Some 300 soldiers were sent from Fort Dodge to Indian Territory to drive back the Indians to their reservations. A the troops passed the surveyors, Capt. Short fearing trouble with the Indians, asked for a detail of soldiers to act as scouts. The surveyors were too limited in numbers to have a scout on duty. The commanding officer informed him that there were no hostile Indians near and that it was his business to keep them back. The troops marched on and the Indians watched from ambush.
Capt. Short was a Christian. Sunday, Aug. 23, he and his men took their Sunday rest in camp. Capt. Short read from his testament, some time was spent in singing hymns and in writing letters home.
Early Monday morning Aug. 24, surveying work began. Owing to difficulties at camp, Capt. Short left his son Harold for camp duties. At about 2 p.m. after dinner Capt. Thrasher and Capt. Short's parties separated.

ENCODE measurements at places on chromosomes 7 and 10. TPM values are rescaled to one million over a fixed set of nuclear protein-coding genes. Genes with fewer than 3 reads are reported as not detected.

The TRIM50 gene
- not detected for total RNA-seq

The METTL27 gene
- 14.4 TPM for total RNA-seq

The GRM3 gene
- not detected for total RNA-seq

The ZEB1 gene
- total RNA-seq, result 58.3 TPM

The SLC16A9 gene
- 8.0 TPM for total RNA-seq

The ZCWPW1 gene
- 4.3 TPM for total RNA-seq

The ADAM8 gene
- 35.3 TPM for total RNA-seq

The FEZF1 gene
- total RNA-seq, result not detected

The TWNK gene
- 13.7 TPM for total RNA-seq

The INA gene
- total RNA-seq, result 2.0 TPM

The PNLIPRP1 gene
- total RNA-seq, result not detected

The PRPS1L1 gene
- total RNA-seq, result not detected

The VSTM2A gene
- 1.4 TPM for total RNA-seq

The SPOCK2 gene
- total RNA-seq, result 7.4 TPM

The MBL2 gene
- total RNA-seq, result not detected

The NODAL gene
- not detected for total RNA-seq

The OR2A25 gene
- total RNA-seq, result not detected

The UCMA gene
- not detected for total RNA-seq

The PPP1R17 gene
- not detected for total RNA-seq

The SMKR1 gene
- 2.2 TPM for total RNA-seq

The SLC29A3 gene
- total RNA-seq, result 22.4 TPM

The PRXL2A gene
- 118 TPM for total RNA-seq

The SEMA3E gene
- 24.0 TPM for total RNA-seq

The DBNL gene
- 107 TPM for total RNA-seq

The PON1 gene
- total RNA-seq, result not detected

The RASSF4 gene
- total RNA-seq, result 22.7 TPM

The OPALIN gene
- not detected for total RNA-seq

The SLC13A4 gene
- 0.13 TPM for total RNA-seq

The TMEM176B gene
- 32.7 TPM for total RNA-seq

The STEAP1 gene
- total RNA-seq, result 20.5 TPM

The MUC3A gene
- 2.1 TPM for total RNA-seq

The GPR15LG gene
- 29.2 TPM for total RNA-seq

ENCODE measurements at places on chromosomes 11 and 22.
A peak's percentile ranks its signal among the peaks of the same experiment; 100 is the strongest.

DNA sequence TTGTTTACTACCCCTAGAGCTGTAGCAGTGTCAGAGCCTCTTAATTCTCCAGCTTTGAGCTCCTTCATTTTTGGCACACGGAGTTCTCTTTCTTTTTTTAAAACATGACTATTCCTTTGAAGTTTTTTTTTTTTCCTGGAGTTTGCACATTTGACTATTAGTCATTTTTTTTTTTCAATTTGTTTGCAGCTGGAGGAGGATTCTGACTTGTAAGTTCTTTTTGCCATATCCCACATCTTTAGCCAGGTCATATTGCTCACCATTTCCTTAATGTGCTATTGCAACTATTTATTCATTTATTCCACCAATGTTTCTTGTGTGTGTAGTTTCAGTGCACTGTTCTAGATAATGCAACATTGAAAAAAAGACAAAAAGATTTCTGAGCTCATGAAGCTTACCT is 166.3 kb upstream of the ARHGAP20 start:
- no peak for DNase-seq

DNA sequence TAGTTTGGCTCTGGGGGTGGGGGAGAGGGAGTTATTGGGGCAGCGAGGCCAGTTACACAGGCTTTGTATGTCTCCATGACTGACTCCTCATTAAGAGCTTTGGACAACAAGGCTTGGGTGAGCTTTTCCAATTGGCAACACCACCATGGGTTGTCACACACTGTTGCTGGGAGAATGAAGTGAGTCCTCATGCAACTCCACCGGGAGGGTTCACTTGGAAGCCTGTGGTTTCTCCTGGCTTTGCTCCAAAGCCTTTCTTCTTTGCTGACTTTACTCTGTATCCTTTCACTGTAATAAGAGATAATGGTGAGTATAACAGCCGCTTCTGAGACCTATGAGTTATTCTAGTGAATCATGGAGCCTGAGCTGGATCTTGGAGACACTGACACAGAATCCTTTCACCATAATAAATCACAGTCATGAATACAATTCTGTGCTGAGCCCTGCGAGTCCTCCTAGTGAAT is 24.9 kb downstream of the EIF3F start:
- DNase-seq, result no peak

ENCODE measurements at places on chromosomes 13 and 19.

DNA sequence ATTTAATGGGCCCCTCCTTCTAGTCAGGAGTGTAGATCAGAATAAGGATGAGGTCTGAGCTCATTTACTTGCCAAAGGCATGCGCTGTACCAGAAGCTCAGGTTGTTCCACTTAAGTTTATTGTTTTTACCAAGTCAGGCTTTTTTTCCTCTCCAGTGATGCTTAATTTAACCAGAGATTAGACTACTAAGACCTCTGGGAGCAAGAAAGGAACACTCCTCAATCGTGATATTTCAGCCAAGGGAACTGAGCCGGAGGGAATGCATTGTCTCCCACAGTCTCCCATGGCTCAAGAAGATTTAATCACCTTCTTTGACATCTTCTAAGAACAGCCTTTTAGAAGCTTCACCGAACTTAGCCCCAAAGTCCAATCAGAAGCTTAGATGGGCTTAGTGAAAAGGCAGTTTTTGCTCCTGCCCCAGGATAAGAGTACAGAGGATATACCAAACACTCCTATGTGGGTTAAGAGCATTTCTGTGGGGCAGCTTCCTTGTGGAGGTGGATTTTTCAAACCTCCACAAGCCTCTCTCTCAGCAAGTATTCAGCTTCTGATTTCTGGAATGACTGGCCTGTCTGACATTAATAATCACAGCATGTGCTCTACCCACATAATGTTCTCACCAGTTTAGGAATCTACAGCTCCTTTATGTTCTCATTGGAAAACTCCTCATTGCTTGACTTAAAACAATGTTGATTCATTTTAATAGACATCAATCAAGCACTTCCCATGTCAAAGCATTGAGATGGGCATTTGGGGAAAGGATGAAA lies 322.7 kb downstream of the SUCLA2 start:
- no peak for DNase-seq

On that dreadful Monday afternoon, the surveyors battled for their lives with the red men. Four miles up Crooked Creek Valley empty cartridge shells were strewn and later found.
There is only the record of a few field notes preserved in the county clerk's office. Two days later, the other surveyors found traces of blood on the prairie and in the ashes.
Mrs. Haver, of Meade, 1963, cousin of Capt. Short said Mr. Harold Short had told her this: an agreement had been made that if any of the surveyors needed help, they would set a grass fire. However, this was impossible since the grass had already been burned off, at this particular place.
The Indians made the attack from ambush in the ravine. The surveyors fought from the shelter of the wagons, driving the oxen, loading their guns, laying their dead and wounded in the wagon and going with all speed to their comrades to Lone Tree camp.